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Ophthalmology. 2011 Aug;118(8):1619-25. doi: 10.1016/j.ophtha.2011.01.029. Epub 2011 May 6.

A prospective study of reticular macular disease.

Author information

1
Department of Ophthalmology, Harkness Eye Institute, Columbia University, New York, New York, USA.

Abstract

PURPOSE:

To determine the risk of progression to advanced age-related macular degeneration (AMD) conferred by reticular pseudodrusen (RPD), an imaging presentation of reticular macular disease (RMD), in high-risk fellow eyes of subjects with AMD and unilateral choroidal neovascularization (CNV) in a large, prospective study.

DESIGN:

Cohort study.

PARTICIPANTS:

Two hundred seventy-one subjects with AMD; 94 with RPD and 177 without RPD.

METHODS:

Images from a cohort of 271 subjects with AMD in the Nutritional AMD treatment phase II (NAT 2) Study, a 3-year prospective study of subjects with unilateral CNV and large soft drusen in the fellow eye, were studied. The fellow eye, at high risk for advanced AMD developing, was the study eye. There were 5 visits per subject. Imaging at each visit consisted of color, red-free, and blue-light photography and fluorescein angiography. The images were analyzed for the presence of RPD, following disease progression throughout the 3-year study.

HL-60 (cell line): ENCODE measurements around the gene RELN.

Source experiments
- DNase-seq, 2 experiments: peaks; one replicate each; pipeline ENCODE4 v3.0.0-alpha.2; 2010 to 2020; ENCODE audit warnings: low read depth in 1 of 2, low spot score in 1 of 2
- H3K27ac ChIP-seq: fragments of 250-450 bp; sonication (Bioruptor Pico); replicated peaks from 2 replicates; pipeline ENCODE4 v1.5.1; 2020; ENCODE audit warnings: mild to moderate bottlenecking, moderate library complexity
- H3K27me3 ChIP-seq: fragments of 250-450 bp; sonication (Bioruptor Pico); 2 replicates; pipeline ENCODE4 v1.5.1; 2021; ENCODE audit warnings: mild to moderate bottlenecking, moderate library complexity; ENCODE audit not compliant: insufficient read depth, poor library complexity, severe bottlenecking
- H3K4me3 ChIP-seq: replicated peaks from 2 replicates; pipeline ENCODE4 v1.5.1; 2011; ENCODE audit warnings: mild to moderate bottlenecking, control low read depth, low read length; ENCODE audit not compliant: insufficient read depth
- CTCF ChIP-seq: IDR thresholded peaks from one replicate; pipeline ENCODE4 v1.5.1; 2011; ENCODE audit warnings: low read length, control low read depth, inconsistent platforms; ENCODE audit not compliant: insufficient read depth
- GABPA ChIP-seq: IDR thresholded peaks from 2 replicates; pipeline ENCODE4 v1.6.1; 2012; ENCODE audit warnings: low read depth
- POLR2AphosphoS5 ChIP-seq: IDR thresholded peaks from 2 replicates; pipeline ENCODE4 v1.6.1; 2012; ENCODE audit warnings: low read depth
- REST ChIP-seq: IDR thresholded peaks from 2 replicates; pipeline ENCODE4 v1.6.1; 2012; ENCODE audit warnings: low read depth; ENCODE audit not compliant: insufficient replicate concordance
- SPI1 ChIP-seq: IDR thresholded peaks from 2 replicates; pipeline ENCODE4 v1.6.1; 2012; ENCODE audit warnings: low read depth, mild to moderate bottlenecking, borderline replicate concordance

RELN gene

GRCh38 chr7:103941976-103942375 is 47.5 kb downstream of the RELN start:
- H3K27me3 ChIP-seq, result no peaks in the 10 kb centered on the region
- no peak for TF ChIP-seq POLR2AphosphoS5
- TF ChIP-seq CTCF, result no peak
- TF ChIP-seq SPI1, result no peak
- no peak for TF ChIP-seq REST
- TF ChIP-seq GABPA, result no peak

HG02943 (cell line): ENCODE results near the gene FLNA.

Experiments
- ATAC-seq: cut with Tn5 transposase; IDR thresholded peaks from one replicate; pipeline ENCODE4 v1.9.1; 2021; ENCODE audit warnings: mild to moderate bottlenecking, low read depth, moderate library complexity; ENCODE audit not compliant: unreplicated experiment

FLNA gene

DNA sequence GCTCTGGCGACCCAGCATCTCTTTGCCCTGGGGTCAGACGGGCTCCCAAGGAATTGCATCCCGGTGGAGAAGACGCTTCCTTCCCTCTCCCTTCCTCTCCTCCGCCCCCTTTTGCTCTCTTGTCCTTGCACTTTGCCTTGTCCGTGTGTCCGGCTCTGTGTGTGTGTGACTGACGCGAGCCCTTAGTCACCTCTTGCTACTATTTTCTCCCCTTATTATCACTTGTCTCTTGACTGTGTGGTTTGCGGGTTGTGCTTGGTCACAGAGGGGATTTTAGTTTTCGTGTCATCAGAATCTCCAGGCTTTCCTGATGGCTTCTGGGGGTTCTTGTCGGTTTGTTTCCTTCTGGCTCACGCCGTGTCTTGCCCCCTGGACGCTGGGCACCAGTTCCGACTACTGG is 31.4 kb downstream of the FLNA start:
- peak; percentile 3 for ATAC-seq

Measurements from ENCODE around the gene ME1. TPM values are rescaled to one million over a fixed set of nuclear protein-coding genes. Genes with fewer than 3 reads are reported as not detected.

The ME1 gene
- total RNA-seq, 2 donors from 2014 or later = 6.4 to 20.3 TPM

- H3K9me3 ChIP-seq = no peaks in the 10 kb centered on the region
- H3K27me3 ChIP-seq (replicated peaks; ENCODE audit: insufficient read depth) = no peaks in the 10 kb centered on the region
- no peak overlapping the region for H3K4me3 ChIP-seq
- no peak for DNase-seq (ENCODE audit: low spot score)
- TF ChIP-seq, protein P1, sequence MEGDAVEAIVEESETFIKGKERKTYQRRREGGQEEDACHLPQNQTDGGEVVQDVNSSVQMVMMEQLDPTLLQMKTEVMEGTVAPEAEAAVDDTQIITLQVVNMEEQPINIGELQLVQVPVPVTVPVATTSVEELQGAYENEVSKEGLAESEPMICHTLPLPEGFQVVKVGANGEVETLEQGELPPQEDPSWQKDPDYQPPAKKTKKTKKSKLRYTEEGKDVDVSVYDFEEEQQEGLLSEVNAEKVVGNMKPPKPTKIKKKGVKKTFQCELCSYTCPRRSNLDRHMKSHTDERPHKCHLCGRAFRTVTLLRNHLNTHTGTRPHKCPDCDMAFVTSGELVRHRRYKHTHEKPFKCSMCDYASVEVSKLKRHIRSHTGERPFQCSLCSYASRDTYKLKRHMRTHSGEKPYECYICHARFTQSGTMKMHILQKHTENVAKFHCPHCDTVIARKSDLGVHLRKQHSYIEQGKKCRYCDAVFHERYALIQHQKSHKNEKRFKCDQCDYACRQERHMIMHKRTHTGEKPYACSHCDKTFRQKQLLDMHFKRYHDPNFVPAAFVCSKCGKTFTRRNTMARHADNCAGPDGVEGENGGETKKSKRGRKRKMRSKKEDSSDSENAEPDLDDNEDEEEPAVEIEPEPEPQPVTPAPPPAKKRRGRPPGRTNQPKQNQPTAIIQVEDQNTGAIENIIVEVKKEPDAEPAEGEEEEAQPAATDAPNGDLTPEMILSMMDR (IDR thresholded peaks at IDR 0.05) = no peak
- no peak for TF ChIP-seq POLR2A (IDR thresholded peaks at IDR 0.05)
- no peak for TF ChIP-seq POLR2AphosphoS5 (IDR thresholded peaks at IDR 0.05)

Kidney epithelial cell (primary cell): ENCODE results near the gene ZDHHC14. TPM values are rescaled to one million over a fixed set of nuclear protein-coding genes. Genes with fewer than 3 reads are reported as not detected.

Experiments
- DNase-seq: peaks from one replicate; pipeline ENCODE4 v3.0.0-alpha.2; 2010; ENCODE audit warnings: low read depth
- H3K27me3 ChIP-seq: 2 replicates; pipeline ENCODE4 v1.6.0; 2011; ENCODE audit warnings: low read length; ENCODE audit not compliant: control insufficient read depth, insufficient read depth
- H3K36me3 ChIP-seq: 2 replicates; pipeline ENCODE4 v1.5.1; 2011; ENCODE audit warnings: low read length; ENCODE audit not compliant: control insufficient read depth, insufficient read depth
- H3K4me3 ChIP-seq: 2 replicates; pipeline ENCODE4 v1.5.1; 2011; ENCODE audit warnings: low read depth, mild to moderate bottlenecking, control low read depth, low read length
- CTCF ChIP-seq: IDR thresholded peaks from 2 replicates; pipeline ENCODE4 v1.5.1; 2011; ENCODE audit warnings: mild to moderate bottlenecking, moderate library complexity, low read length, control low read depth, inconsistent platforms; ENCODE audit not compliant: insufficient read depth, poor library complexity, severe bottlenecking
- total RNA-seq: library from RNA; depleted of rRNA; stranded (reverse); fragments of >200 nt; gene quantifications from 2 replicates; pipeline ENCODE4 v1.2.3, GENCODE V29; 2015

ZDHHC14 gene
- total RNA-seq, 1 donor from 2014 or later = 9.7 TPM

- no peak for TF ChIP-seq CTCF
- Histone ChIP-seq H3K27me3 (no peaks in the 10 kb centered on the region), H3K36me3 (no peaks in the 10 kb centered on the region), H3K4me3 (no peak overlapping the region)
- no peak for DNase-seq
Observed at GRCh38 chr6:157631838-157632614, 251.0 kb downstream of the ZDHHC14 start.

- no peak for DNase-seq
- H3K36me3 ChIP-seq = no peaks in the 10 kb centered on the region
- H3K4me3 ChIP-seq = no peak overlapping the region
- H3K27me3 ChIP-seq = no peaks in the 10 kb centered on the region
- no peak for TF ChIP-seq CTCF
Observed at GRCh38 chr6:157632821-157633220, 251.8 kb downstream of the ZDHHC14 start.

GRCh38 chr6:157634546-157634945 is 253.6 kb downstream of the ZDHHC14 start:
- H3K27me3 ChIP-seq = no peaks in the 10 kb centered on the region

MAIN OUTCOME MEASURES:

The development of advanced AMD (CNV or geographic atrophy).

RESULTS:

For the 271 subjects who completed the full 3-year study, there was a significantly higher rate of advanced AMD (56% or 53/94) in fellow eyes with RPD at any visit compared with eyes without RPD (32% or 56/177; P < 0.0001, chi-square test; relative risk [RR], 1.8; 95% confidence interval [CI], 1.4-2.4). The chance of developing advanced AMD in the fellow eye in women with RPD (66%) was more than double that of women without RPD (30%; P < 0.00001; RR, 2.2; 95% CI, 1.6-3.1).

CONCLUSIONS:

To the authors' knowledge, this is the first comprehensive prospective study of RMD, a distinct clinical phenotype of AMD that includes RPD. It provides strong confirmation that RMD, a disease entity with stereotypical presentations across imaging methods, is associated with a high risk of progression to advanced AMD, perhaps on an inflammatory or vascular basis. Reticular macular disease deserves wider recognition and consideration by clinicians caring for patients with AMD.

FINANCIAL DISCLOSURE(S):

Proprietary or commercial disclosure may be found after the references.

PMID:
21550118
PMCID:
PMC3150615
DOI:
10.1016/j.ophtha.2011.01.029
[Indexed for MEDLINE]
Free PMC Article

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